Friday, April 27, 2012

Our Common Ground Interview

Listen to a live inteview with Marissa's family discussing the case with Janice Graham. Saturday May 11 @ 2PM
Caller Line: 347-838-9852

Wednesday, April 25, 2012

Tuesday, April 24, 2012

Alexander Case Shows Need to Reform 10-20-Life Law

d to form 10-20-Life Law
For Immediate Release
 April 24, 2012
Contact: Monica Pratt Raffanel,

WASHINGTON, D.C. -- FAMM (Families Against Mandatory Minimums) President Julie Stewart today called on Florida lawmakers to repeal the state’s “10-20-Life” automatic prison sentence for assault with a deadly weapon without intent to kill. The call comes as Marissa Alexander, a 31-year-old mother of three, prepares to be sentenced for a 2010 incident in which she fired a gun into the ceiling of her house to persuade her abusive husband to leave.

“A lot of attention has been paid to Florida’s ‘Stand Your Ground’ law and far too little to the state’s extreme, one-size-fits-all sentencing laws,” Ms. Stewart said. “Less than three years ago, Orville Lee Wollard, a lawful gun owner, fired a warning shot in his home to chase off a young man who had been abusing his teenage daughter. After Wollard rejected a plea deal and a jury rejected Wollard’s self-defense claim, a Florida judge was forced by the state’s mandatory minimum sentencing law for assault to send Wollard to prison for 20 years. Mr. Wollard’s judge stated that he thought the sentence was excessive, but said his hands were tied.

“In the coming weeks, Marissa Alexander, who was also found guilty of assault with a deadly weapon, will likely be sentenced to the same 20-year mandatory minimum prison term. While reasonable people can disagree on whether Mr. Wollard or Ms. Alexander deserve any prison time for their conduct, no one can honestly believe that these were the types of cases the legislature had in mind when it passed the 10-20-Life automatic gun sentence,” Stewart said.
According to press reports and court records, Ms. Alexander’s husband, Rico Gray, abused her on more than one occasion before the incident that led to her conviction. Mr. Gray described one incident of abuse in a deposition, saying, “And the third incident (with Alexander) we was staying together and I pushed her back and she fell in the bathtub and hit her head and I-- you know, by the time I ran downstairs and got in my car to leave, you know, that's the time I went to jail, the police picked me up down the street.”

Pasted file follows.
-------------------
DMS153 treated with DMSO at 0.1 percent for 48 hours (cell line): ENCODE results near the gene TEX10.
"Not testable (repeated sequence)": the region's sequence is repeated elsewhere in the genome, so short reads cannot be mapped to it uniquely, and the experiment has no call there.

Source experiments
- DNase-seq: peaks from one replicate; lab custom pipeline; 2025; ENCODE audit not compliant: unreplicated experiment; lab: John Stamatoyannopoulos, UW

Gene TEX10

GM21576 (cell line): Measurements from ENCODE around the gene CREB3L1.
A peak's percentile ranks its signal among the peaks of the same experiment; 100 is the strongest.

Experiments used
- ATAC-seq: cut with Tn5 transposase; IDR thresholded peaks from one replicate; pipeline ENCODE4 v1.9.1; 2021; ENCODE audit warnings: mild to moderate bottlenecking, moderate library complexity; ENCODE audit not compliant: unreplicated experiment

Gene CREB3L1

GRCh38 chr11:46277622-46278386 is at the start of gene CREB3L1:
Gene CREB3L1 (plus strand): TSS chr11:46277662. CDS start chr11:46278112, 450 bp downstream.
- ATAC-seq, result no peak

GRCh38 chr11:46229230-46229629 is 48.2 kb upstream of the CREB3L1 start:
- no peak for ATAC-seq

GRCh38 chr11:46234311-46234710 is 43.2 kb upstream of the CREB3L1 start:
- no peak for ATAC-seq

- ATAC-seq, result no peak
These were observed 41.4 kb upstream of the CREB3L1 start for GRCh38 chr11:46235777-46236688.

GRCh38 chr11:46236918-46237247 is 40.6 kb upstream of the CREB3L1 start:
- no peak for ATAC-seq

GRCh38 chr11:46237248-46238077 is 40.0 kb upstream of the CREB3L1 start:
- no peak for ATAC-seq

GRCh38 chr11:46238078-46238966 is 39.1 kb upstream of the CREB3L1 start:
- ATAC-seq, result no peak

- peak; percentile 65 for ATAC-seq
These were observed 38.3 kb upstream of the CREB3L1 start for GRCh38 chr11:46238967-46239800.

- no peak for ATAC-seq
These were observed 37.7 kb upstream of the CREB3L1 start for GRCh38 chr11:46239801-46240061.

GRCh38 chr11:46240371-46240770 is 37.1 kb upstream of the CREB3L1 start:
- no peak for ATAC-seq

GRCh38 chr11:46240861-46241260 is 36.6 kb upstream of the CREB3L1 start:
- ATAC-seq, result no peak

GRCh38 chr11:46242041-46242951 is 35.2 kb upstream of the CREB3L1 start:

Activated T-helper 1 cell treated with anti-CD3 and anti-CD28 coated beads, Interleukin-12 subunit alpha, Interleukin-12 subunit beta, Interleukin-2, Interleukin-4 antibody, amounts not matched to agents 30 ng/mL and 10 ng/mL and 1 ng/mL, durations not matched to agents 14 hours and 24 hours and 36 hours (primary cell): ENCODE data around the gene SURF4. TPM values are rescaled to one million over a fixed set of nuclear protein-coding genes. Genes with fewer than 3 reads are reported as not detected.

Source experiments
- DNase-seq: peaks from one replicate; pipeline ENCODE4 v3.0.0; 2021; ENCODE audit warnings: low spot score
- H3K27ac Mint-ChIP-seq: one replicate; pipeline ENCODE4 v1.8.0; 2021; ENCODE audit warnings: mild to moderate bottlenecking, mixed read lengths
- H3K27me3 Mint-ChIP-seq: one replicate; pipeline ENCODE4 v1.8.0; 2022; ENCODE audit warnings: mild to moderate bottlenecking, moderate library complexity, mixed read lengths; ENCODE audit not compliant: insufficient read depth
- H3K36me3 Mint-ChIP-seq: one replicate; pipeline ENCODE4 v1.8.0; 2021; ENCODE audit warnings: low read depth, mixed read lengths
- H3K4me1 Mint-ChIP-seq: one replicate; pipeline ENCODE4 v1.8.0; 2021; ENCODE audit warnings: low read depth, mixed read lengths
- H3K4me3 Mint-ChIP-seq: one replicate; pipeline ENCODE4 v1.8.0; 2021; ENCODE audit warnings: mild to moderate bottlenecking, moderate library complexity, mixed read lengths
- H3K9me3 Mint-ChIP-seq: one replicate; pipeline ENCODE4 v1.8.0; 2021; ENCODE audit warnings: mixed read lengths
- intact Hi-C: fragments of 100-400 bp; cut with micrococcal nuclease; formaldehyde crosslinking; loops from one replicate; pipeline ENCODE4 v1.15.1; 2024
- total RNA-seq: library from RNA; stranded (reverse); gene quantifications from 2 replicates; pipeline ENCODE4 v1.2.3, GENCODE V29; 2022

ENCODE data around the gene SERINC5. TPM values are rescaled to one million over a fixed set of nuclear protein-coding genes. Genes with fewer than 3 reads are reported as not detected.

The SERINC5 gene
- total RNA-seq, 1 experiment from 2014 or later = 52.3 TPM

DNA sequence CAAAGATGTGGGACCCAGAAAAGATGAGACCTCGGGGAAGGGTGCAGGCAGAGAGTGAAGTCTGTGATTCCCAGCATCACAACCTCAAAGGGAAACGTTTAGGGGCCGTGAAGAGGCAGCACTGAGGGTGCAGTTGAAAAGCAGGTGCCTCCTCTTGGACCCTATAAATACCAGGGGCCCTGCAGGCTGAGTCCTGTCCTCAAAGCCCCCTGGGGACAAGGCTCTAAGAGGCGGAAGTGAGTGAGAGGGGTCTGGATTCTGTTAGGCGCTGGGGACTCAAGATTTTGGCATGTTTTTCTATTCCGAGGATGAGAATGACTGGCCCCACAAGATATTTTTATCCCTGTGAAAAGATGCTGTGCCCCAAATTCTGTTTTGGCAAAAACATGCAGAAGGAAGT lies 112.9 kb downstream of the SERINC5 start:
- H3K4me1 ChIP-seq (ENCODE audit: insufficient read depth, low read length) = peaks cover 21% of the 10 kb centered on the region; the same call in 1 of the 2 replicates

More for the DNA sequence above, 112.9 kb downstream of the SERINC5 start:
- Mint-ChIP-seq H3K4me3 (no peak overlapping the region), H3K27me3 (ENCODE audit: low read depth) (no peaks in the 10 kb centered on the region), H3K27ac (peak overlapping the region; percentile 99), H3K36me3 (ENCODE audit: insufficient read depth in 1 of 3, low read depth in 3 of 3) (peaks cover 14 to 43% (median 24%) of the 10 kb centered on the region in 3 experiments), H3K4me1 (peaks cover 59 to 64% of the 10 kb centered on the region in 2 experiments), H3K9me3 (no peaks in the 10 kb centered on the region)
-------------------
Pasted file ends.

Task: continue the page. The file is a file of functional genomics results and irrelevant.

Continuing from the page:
In that same deposition, Mr. Gray admitted that he threatened his wife’s safety on the day she fired the gun into the ceiling. He also admitted that Ms. Alexander never aimed her gun at him (or his two children who were also present). According to Mr. Gray, after she told him to leave her house and he refused, she discharged the gun into the ceiling and no one was hurt. He later called the police and told them what had happened. Ms. Alexander was arrested and charged with three counts of aggravated assault (one count related to her husband, and two more for her stepsons). Ms. Alexander strongly maintains her innocence.

Greg Newburn, director of FAMM’s Florida project, said, “Based on everything we have heard to this point, we believe that sending Marissa Alexander to prison for 20 years would be a tremendous injustice and a colossal waste of Florida taxpayers’ hard-earned money.
“This is not an issue about race – it’s about individualized justice. Ms. Alexander is black, but Orville Lee Wollard is white. Rather, this is another, powerful example of how inflexible sentencing laws prevent courts from considering highly relevant circumstances, such as whether the offender is a hardened criminal or a first-time offender and whether someone was motivated by malice or genuine fear,” said Newburn.

For more information on Marissa Alexander’s case, see news articles in the Florida Times-UnionInternational Business Times, and Loop 21.

For more information on Orville Lee Wollard’s case, see his profile and an op-ed by Ms. Stewart that appeared in The Washington Times. For another case involving an excessive sentence imposed under the 10-20-life mandatory gun law, see FAMM’s profile of Erik Weyant.

Saturday, April 14, 2012

In The State Of Florida - Marissa Alexander Had A Gun Permit, Stood Her Ground, Did Not Shoot Or Kill Anyone and Faces 20 Years In Prison

Lincoln B. Alexander Jr on behalf of Marissa Alexander
Case No: 2010-CF-8579
Division: CR-G

April 3, 2012

Dear Supporters:

On August 1 2010, my premature baby girl, born nine days earlier, was in the Baptist South N.I.C.U. fighting for her life and I would too be fighting for my life in my own home against an attack from my husband.
My name is Marissa Alexander, I am a mother of three children, but at the present time, I am not able to be with them due to the following circumstances.  I am currently sitting in the Pretrial Detention Facility in Jacksonville FL, Duval County awaiting a sentence for three counts of aggravated assault with a deadly weapon with no intent to harm.  Before my life changed drastically on that August afternoon, I was in the perilous position of leaving an abusive relationship with my husband who has history of violence and documented domestic abuse towards women.  Our history included one which required me to place an injunction for protection against violence and was active during the month of August 2010.
In an unprovoked jealous rage, my husband violently confronted me while using the restroom.  He assaulted me, shoving, strangling and holding me against my will, preventing me from fleeing all while I begged for him to leave.  After a minute or two of trying to escape, I was able to make it to the garage where my truck was parked, but in my haste to leave I realized my keys were missing.  I tried to open the garage but there was a mechanical failure. I was unable to leave, trapped in the dark with no way out.  For protection against further assault I retrieved my weapon; which is registered and I have a concealed weapon permit.  Trapped, no phone, I entered back into my home to either leave through another exit or obtain my cell phone.